For many Israelis, this was a weekend of stocktaking. The first wave of reservists arrived home for short leaves and supplied their families and friends with better reports than any newspaper can give. The impression was mixed.
"I'm still shocked by the amount of screw-ups I've seen at every possible level," was the verdict of one veteran company commander.
But there were more positive assessments.
"It all depends on the initiative," said a young doctor who spent the last three weeks attached to a paratrooper battalion. "When our guys are waiting around, Hizbullah manages to surprise us, but when we take the initiative, we beat them every time. And thank God, the penny's dropped and we're doing that more and more."
Despite the continuing rain of rockets on Israeli towns and their deeper reach into the center of the country and the disturbing revelations of more military mistakes and miscalculations, there is also a new feeling of confidence.
Three sources can be identified for this resurgent optimism. The reports of commando operations deep in Hizbullah territory leave Israelis wondering about their tactical value, but they've fired the imagination and reminded people that the IDF isn't just the bumbling out-of-date behemoth that it had begun to resemble.
On the other end of the operational spectrum, the overdue entrance to the fray of thousands of reservists might have given much cause for concern to every family across the nation but it also inspired faith. They might have added 15 kilos and lost a bit of hair since their days in regular service but these are the grown-ups; "our boys" now have their older brothers with them.
The third high-point is the continued unflagging support of the US (and of the remarkable Tony Blair, though regrettably not of Britain), even after the Kafr Kana disaster. President George Bush and Secretary of State Condoleezza Rice have outdone themselves, withstanding increasingly hostile pressure from the rest of the world and some rather inept diplomacy from Prime Minister Ehud Olmert. They have kept their sights firmly on the main objective, dealing Iran's proxy a resounding defeat. And they're not about to allow French politicians and Israeli shortcomings to stand in their way. Now it seems the third point of light is growing even brighter.
For those who turned on the news immediately after Shabbat and learned the details of the joint US-French draft resolution for the UN Security Council, it seemed almost too good to be true. How on earth did Jacques Chirac agree to a resolution that didn't even call for an immediate cease-fire or an immediate Israeli pullback from southern Lebanon, that allowed Israel to retaliate if attacked in the future, and called for the disarmament of Hizbullah and the unconditional release of Ehud Goldwasser and Eldad Regev? In other words, the proposal includes almost all the goals that Israel set out to achieve in this war.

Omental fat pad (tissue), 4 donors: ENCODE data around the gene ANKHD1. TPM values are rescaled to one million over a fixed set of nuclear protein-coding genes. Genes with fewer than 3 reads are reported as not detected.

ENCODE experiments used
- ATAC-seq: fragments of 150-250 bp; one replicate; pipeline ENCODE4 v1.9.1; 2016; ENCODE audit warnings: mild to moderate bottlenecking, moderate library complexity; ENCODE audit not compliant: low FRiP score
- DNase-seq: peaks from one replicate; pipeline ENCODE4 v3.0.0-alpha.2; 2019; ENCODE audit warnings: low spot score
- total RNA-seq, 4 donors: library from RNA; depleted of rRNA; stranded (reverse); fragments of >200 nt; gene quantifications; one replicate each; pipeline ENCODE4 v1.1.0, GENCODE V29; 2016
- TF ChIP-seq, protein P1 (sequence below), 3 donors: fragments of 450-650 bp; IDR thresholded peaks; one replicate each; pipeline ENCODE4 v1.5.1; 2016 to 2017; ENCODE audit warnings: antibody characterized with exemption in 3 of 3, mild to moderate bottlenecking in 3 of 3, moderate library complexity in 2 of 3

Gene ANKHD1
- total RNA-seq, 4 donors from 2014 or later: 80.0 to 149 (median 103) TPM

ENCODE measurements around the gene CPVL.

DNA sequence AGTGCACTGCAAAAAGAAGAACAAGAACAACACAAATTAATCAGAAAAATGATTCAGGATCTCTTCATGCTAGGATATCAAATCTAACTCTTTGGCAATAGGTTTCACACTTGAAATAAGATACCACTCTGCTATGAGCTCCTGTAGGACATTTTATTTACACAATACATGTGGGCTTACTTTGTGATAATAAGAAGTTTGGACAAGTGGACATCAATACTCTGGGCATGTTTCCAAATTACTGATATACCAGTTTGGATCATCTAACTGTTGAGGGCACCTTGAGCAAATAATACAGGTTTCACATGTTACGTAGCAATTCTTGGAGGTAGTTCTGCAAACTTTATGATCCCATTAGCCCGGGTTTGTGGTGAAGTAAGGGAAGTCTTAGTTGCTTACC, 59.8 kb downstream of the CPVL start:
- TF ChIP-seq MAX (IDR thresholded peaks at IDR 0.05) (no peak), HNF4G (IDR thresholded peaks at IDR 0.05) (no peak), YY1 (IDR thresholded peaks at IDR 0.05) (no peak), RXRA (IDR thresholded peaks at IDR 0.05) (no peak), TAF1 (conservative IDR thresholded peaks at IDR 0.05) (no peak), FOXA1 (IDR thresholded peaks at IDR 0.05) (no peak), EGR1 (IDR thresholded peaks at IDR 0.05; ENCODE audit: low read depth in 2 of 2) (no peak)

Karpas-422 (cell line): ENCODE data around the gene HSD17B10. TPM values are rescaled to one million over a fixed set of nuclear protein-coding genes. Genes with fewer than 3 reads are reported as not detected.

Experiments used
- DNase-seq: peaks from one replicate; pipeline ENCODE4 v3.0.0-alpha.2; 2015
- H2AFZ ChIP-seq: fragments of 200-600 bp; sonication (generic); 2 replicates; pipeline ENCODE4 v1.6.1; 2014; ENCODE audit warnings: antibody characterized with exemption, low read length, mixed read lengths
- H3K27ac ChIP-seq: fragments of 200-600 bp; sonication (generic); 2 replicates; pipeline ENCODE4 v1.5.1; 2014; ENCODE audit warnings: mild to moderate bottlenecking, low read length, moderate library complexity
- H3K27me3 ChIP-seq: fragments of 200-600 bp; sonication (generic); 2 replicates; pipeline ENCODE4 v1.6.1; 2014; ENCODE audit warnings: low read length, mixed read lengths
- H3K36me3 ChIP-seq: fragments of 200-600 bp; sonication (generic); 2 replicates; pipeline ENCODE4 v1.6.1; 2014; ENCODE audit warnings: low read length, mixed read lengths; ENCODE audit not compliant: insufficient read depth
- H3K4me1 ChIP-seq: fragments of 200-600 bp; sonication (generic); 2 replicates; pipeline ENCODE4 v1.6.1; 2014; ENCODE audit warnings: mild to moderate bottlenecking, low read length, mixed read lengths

So is US Ambassador to the UN John Bolton a magician or is there a hidden catch somewhere?
Well, of course, it's only a draft. France could still backtrack and there might still be objections from two other permanent members, Russia and China. Hizbullah has already announced it will never accept this resolution, and it remains to be seen whether this will cut any ice with any member of the Security Council. The current draft is far from being the last word on the subject and nothing concrete has yet been said about any long-term security solution, whether via the Lebanese army or employing some yet to be defined multinational force. But for once, time seems to be on Israel's side at the UN.
If the resolution is approved sometime this week, the IDF will have had enough time to establish itself on a line roughly 10 kilometers to the north of the border. This will ensure that until a long-range solution is found (and hopefully long afterward), Hizbullah will not return to our border and the IDF will be in a much better position to retaliate for further rocket attacks. Of course, there will still be Hizbullah fighters operating within the new "security area," but eradicating them will now come under defensive measures.
On the other hand, if the resolution is rejected, it will only lead to further diplomatic wrangling since the US will probably veto any radically different text, and that will probably last at least a few more weeks. Now that the IDF is, hopefully, gaining the upper hand on the ground, the additional time will allow it to cause much more irreparable damage to Hizbullah's infrastructure.
Who knows, the intelligence services might even finally obtain the one vital piece of information that will, together with a missile, wipe out the elusive Hizbullah command post. Military Intelligence and Mossad officers are convinced that it's only a matter of time.
If either of these optimistic scenarios works out, you can trust Israel's politicians and generals to be on hand to say "we won." At that point, someone should be around to remind them that it was Israel's friends in Washington who almost had to force Israel to snatch victory from the jaws of defeat. If we reach that point.